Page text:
LT. COLONEL KHAN: Tell him that we need to get rid of the Taliban and al Qaeda here and improve the security of this nation and then we can have more agriculture and water.
AMY GOODMAN: That was a clip from Taliban Country by filmmaker Carmela Baranowska. Here is another clip from the film.
CARMELA BARANOWSKA: It’s a few weeks later and I decide to head back independently to the same area of central Afghanistan without the presence of the Marines and the militia. I want to find out the real story behind the American and militia operations. I travel Afghan style with a driver, translator and two armed policemen. They’re brief is to safeguard us from roadside robbers, but we all realize that there is no real protection against the Taliban. After six hours we’re back in the village of Mossazai. At the forward operating base the Marines processed and tagged the 35 villagers. This man, Wali Mohammad was arrested by the U.S. Marines Force Recon Unit, their forward operating intelligence unit. He spent three nights in detention.
WALI MOHAMMAD: When they took us away from here, this is what happened to us. They made us stand like this. They fingered us, beat us, humiliated us. There was no food. My legs gave way. We were asking desperately for food. There was nothing. They gave us water, but spilled it over our mouths, noses and eyes. They shoveled snuff up our nostrils and into our eyes. They told us not to look at them. This type of cruelty has never been done to us or seen by us. We have never seen this type of cruelty.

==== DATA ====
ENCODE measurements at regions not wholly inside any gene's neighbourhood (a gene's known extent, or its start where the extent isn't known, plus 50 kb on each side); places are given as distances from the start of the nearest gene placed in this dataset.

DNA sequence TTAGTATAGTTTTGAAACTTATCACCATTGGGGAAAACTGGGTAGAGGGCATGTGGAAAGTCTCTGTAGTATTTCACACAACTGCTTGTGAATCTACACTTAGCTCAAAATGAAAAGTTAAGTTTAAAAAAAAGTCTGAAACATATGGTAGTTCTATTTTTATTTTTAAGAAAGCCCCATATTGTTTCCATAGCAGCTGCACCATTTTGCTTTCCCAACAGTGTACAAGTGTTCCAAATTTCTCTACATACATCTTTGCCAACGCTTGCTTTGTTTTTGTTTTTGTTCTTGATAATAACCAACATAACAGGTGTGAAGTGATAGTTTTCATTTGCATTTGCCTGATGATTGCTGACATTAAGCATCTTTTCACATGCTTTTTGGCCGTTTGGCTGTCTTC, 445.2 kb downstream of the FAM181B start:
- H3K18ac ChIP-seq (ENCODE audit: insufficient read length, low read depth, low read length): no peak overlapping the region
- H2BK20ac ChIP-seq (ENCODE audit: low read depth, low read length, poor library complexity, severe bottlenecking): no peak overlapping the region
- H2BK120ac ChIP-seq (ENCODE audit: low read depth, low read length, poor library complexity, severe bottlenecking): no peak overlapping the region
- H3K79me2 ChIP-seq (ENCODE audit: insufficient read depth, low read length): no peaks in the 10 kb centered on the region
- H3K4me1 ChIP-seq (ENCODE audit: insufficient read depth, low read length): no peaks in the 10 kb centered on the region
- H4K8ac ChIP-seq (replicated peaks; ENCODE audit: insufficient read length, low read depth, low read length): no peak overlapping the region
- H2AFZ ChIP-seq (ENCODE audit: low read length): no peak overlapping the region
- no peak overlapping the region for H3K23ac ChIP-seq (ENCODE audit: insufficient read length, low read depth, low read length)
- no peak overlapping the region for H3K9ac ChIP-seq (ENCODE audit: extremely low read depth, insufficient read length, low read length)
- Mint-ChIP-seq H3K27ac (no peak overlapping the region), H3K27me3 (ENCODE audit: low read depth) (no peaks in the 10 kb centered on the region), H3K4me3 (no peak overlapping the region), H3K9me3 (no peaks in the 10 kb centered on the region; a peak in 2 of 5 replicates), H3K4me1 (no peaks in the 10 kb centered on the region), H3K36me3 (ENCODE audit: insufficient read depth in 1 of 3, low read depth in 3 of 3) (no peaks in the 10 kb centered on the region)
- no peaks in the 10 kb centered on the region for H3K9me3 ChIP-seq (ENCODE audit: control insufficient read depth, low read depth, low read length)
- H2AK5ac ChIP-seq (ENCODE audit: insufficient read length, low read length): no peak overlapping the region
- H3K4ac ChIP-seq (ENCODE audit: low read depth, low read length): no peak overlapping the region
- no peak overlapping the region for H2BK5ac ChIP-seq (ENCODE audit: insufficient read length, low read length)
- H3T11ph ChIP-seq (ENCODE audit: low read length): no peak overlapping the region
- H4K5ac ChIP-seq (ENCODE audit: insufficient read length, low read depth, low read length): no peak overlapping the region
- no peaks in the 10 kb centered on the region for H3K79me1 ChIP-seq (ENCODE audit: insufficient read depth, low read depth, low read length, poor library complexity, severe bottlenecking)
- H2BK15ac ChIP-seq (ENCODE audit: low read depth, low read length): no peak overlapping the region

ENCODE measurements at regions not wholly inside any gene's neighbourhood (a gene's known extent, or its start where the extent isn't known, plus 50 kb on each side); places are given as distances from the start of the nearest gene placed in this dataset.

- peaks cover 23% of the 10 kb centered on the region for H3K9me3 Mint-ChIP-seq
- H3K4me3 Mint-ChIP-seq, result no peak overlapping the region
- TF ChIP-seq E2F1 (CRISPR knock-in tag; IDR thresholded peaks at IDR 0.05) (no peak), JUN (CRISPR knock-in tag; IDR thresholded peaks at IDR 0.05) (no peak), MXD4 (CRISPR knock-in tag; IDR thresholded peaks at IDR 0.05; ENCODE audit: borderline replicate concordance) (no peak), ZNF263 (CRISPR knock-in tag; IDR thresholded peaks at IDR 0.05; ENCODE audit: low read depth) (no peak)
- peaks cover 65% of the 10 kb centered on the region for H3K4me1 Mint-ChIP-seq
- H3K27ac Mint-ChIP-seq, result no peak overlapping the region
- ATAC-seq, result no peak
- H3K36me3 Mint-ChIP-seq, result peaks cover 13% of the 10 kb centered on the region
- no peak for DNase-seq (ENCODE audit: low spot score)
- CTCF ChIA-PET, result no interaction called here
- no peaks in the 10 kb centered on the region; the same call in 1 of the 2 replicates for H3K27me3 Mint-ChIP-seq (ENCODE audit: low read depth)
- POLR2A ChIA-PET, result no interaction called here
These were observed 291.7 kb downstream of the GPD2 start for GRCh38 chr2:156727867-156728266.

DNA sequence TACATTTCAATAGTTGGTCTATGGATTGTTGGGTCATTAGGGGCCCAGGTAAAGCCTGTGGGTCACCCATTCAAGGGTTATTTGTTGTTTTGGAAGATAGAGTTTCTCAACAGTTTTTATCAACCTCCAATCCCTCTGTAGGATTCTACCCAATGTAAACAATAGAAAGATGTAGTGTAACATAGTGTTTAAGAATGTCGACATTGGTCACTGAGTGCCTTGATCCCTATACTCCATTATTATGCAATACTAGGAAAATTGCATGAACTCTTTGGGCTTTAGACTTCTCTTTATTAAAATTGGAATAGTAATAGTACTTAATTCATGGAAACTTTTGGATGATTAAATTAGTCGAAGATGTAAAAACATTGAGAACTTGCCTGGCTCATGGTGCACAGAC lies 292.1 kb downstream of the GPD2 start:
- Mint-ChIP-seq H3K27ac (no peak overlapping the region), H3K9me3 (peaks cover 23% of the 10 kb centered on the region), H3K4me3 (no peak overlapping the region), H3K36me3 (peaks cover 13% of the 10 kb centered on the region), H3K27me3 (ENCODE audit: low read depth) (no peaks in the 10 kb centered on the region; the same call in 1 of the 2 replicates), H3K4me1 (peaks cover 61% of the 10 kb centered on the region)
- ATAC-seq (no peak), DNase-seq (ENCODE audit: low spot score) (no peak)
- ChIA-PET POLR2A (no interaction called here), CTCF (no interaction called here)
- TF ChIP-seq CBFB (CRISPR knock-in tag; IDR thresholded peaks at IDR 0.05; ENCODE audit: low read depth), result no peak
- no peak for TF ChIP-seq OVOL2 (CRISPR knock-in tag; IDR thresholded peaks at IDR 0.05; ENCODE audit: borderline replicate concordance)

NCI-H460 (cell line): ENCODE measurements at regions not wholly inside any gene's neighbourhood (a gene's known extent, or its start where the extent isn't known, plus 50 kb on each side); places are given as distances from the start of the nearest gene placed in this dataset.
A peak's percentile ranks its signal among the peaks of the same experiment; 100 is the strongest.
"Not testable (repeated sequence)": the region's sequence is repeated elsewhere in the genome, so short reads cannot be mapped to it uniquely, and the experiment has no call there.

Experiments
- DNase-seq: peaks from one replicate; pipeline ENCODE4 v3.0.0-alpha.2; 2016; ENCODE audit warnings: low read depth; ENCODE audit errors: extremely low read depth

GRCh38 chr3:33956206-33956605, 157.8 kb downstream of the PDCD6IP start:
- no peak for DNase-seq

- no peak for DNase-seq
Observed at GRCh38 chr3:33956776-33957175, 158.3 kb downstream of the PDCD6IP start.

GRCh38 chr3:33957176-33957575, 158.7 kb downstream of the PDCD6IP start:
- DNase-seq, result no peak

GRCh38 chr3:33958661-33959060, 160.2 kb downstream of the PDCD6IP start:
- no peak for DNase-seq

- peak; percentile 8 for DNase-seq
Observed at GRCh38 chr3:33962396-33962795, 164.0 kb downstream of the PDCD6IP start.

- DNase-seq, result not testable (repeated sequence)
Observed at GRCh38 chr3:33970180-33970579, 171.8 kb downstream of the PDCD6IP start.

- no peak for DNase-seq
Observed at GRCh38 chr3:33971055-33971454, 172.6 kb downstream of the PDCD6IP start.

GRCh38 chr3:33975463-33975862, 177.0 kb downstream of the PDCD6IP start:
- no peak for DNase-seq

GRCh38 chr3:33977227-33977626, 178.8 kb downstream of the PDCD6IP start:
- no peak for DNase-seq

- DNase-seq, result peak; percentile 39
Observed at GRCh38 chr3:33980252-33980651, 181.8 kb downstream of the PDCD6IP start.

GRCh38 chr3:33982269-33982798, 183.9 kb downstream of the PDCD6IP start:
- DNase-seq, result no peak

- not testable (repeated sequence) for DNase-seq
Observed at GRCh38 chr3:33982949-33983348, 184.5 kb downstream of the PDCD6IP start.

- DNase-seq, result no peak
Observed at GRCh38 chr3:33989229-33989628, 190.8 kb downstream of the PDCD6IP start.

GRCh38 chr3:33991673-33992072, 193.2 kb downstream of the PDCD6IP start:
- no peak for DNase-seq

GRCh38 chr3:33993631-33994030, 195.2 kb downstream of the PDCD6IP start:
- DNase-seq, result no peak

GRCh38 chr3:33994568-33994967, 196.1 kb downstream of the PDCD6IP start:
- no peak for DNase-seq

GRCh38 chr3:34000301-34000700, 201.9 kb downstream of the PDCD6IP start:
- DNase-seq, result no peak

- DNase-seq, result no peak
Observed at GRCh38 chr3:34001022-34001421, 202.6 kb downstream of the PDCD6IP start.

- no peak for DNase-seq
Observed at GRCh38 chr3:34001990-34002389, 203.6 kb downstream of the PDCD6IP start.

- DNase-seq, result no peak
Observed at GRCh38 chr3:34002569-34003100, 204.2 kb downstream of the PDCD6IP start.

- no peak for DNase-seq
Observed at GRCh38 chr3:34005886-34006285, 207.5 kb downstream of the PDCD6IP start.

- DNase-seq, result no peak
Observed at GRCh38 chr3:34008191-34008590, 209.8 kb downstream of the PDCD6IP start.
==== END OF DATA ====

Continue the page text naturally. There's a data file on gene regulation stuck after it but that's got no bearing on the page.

AMY GOODMAN: An excerpt of the film Taliban Country. It is by Carmela Baranowska. She is an Australian filmmaker and joins us in the Firehouse studio in New York. Carmela, can you talk about this extraordinary experience that you had embedded with the troops looking at Afghanistan?
CARMELA BARANOWSKA: Well, for three weeks I was embedded with U.S. Marines in one of the most remote and dangerous parts of central Afghanistan. And while it was very interesting and I was really the only person there last year who spent that period of time embedded with them, I, you know, I felt this kind of certain uneasiness. I felt that there were more questions that I wanted answered. I felt that they were only wanting to show me certain things. So I decided to go back independently. And the film is really interesting because it’s the only independent eyewitness account in these U.S. military areas from the all of last year. And I would also warrant from this year there is no independent eyewitness testimony coming out from journalists in Afghanistan. And that’s a real problem.
AMY GOODMAN: What do you think, Carmela, is the most important issue that has to be highlighted and understood about Afghanistan.
CARMELA BARANOWSKA: Well, from the perspective of the film, you know, I do believe that there must be transparency. There must be military, you know, investigations that are revealed to the public. Because, don’t forget that the U.S. military’s own detention practices, its own investigation into what went on, into what is going on in Afghanistan, was supposed to have been released in June. Now, I was in that area a couple of weeks later, and it seemed to me that because there is no transparency, there is no release of documents, there is no accountability, that the human rights abuses continue and there is impunity.
AMY GOODMAN: Sonali Kolhatkar, what about U.S. forces in Afghanistan, NATO forces in Afghanistan.